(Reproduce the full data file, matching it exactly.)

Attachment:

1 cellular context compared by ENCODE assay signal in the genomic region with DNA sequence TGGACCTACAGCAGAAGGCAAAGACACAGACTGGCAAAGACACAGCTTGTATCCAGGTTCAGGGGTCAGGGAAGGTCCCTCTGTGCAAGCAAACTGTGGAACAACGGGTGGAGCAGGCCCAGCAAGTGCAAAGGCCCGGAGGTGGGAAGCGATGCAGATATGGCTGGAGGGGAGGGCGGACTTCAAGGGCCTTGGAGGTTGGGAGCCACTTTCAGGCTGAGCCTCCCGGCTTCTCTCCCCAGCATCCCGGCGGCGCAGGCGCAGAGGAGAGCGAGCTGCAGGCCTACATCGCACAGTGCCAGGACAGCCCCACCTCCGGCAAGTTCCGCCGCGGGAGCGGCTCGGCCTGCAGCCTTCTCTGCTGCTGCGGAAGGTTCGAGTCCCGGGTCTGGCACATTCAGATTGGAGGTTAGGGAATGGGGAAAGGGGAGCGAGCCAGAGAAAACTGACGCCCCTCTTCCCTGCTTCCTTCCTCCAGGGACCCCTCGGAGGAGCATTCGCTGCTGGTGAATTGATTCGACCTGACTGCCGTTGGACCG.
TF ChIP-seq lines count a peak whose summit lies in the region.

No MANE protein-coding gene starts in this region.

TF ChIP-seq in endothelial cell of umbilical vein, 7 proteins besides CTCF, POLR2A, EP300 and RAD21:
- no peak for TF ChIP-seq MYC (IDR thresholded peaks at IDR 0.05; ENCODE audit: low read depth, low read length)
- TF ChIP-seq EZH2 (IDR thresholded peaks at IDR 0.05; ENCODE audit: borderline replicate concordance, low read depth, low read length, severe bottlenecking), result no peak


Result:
1 cellular context compared by ENCODE assay signal in the genomic region with DNA sequence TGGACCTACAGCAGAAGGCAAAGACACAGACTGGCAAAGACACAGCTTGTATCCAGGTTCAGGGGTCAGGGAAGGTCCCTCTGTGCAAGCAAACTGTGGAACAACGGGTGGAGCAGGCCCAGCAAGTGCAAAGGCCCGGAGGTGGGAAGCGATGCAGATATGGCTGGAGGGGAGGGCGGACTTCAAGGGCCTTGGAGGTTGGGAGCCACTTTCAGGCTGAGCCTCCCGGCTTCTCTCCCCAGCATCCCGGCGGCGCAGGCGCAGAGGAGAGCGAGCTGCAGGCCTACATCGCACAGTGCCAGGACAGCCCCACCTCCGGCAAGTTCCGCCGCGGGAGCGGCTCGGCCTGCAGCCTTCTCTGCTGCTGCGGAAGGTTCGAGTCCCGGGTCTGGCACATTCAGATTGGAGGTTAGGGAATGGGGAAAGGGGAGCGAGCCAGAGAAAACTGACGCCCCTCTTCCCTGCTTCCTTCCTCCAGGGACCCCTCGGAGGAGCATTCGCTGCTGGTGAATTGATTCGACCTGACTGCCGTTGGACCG.
TF ChIP-seq lines count a peak whose summit lies in the region.

No MANE protein-coding gene starts in this region.

TF ChIP-seq in endothelial cell of umbilical vein, 7 proteins besides CTCF, POLR2A, EP300 and RAD21:
- no peak for TF ChIP-seq MYC (IDR thresholded peaks at IDR 0.05; ENCODE audit: low read depth, low read length)
- TF ChIP-seq EZH2 (IDR thresholded peaks at IDR 0.05; ENCODE audit: borderline replicate concordance, low read depth, low read length, severe bottlenecking), result no peak